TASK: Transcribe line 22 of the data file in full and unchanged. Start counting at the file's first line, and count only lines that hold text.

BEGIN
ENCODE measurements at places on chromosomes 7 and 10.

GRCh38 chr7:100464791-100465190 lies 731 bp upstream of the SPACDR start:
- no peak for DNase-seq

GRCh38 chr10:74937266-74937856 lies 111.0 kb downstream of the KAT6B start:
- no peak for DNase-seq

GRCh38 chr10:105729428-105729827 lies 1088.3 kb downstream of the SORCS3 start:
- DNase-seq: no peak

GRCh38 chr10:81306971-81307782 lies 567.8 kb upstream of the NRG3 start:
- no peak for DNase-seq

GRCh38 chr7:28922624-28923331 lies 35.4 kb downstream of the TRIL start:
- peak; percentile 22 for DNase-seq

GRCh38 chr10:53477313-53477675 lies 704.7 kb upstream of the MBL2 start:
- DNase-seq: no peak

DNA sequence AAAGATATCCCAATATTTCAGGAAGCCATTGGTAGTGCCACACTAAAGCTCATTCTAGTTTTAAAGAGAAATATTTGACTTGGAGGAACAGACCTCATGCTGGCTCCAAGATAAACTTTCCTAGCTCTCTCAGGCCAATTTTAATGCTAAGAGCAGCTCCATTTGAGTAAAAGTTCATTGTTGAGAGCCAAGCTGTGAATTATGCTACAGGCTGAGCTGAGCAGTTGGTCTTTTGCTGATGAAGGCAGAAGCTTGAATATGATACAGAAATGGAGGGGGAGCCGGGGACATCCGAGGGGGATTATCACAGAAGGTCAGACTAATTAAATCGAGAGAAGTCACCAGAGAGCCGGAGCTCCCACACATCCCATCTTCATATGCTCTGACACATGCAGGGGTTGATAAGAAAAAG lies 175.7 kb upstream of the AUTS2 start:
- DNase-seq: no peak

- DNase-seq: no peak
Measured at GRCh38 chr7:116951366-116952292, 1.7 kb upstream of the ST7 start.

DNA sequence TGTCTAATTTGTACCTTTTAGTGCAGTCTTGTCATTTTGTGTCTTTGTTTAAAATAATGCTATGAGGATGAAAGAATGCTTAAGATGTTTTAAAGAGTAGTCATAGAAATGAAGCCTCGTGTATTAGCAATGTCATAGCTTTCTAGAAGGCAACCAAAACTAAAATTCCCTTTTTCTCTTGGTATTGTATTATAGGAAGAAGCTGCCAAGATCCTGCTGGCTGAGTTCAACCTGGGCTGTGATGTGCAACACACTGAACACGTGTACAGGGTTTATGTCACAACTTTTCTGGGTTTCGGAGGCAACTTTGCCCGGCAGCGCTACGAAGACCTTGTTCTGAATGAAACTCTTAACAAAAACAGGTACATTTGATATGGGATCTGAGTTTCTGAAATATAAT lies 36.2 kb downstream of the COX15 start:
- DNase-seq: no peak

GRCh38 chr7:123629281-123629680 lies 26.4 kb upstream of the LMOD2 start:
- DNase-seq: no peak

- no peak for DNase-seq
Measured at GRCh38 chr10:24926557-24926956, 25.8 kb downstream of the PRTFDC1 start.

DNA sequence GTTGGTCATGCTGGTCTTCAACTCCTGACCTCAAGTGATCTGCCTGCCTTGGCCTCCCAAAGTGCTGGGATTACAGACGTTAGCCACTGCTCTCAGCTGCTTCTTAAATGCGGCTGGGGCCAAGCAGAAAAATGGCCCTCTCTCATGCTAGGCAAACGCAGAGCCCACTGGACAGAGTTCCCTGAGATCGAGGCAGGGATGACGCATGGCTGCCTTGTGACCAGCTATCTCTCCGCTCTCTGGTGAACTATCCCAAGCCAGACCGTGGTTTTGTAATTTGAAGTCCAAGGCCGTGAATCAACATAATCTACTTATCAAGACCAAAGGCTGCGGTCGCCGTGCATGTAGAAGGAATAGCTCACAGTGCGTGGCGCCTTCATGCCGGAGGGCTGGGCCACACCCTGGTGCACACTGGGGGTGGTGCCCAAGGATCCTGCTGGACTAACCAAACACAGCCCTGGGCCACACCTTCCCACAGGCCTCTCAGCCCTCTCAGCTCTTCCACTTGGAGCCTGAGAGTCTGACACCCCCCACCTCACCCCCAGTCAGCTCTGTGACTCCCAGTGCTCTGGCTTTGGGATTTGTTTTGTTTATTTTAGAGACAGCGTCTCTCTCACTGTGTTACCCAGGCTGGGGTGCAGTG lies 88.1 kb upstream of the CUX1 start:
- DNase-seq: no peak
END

- no peak for DNase-seq